|Four Nations Chess League :: 1994/1995|
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|Four Nations Chess League 1994/95
(see all-time tournament summary)
|Dates:||1994 - 1995|
Rounds 1-2: Liverpool,
Rounds 3-4: Cheltenham,
Rounds 5-6: Bridgend, Wales
Rounds 7-8: Slough,
Rounds 9-10: Birmingham,
Round 11: Bolton
|Tournament Director:||Mr. Chris Dunworth (ENG)|
|Players participating:||183 (incl. 4 GMs, 18 IMs, 2 WGMs, 27 FMs, 4 WIMs and 2 WFMs)|
|Competition format:||Eight board round robin.|
|Final order decided by:||1. Match points; 2. Game points|
|Downloadable game file:||95-4ncl.zip (only 30 games are available)|
One of the more encouraging developments in British chess over the past year has been the growth of the "4 Nations Chess League". In its first season, which began in 1993, the 4NCL could have been accused of geographical misrepresentation - Englan d was the only nation represented. This time, with the number of teams doubled, the inclusion of "Na Fianna" and "South Wales Dragons" leaves the competition only one nation short of its self-description.
The 4NCL was formed with the intention of upgrading club chess in Britain. Good local sponsorship would enable matches to be staged in luxurious surroundings and entice our best players back from the French and German leagues.
To judge by last weekend's round at the Heronston Hotel in Bridgend, East Glamorgan, the plan has succeeded. Three grandmasters, ten International masters and two Women Masters pushed their pawns alongside those of less exalted club players, and a relaxing, competitive time was had by all.
After six rounds, the lead is shared by British Chess Magazine, Midland Monarchs and Witney, each with five wins and one loss. Jonathan Mestel's win against Andrew Harley helped the British Chess Magazine team to a heavy victory against Covent Garden.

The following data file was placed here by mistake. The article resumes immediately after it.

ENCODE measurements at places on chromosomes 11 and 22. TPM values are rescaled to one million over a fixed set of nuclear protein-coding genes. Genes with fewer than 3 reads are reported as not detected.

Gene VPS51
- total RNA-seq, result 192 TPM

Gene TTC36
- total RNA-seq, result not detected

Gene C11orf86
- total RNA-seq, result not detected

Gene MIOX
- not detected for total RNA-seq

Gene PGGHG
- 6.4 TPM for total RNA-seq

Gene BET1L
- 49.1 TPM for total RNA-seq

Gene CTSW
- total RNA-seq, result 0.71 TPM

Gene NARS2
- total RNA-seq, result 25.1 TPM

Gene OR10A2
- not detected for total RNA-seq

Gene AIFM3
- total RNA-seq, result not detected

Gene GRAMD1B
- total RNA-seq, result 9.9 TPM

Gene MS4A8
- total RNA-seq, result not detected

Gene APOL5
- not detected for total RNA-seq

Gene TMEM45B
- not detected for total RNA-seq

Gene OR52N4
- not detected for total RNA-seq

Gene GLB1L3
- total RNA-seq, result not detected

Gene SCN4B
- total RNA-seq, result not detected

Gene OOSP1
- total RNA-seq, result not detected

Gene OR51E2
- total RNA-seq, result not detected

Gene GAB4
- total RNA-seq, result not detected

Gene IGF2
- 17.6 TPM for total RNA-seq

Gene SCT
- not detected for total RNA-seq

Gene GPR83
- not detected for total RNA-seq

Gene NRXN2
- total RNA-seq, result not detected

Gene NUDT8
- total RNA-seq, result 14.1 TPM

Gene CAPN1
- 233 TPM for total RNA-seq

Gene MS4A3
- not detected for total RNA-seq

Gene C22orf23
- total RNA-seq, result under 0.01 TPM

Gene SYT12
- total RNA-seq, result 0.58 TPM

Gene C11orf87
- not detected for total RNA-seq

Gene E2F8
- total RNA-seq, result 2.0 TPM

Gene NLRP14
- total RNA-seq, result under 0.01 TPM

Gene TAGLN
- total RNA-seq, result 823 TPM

White's relatively unambitious opening tempted Black into some aggression of his own, but 15.Bxd5 should have set alarms ringing around his king. Unable to castle, he had to find a way to challenge the bishop on d5. 17...Be6 or Bc6 look natural; instead 17...b4? gave Mestel the chance of a neat combination ending in a 19th century style king hunt. 17.f5! left no time for 17...bxc3, when 18.Qh5+ g6 19.fxg6 wins on the spot. As the game went 19...Bxf5 forced White into a sacrifice that must have been a pleasure to make. At the end, Black's king is helplessly caught in the firing line of White's entire army.
/ GM William Hartston, "The Independent", January 26th, 1995 /
* * *
The 4 Nations Chess League completed its second successful season with the final round of its Premier division at the Bolton Moat House. The title was taken - surprisingly, but in the end convincingly - by Midland Monarchs with Slough and Wood Green second and third. The British Chess Magazine team, led by the grandmasters Murray Chandler and Jonathan Mestel had started as favourites, but ended in a disappointing sixth place.
Here are two cautionary tales from the last round. The first shows that you can never relax when a bishop is pointing at your h-pawn. With 20...Rxf6 losing to 21.Bxh7+ Kxh7 22.Qh5+ and 23.Qxe8, Black took with the pawn, but resigned on seeing that 21.Bxh7+ Kxh7 22.Qh5+ Kg7 23.Qg6+ Kh8 24.Rc3 forces mate. The fatal mistake was 19...Qb8. Instead 19...Qb7 would have kept Black alive.
The next game is another salutory warning against taking b-pawns with your queen. When playing Black, you can, with accurate defence, get away with one extravagance in the opening, but having lurched forth with 4...g5, it was too much to gamble on 6...Qb6 also.
Black's decision not to take the a-pawn at move nine was questionable, but when he captured it three moves later, it was nothing short of reckless.
White's winning combination was very elegant. 14.Rxb4! preserved his knight on d5 and 15.Ne5! completed the destruction. 16.Qxe5 threatened both Qxh8 and Rxf8+ followed by Qxe7 mate. At the end after 17...Ke8 White can mate with Nc7 or Bh5, but would surely have taken the elegant finish with 18.Qf7+ Kd8 19.Qxf8+!
/ GM William Hartston, "The Independent", May 30th, 1995 /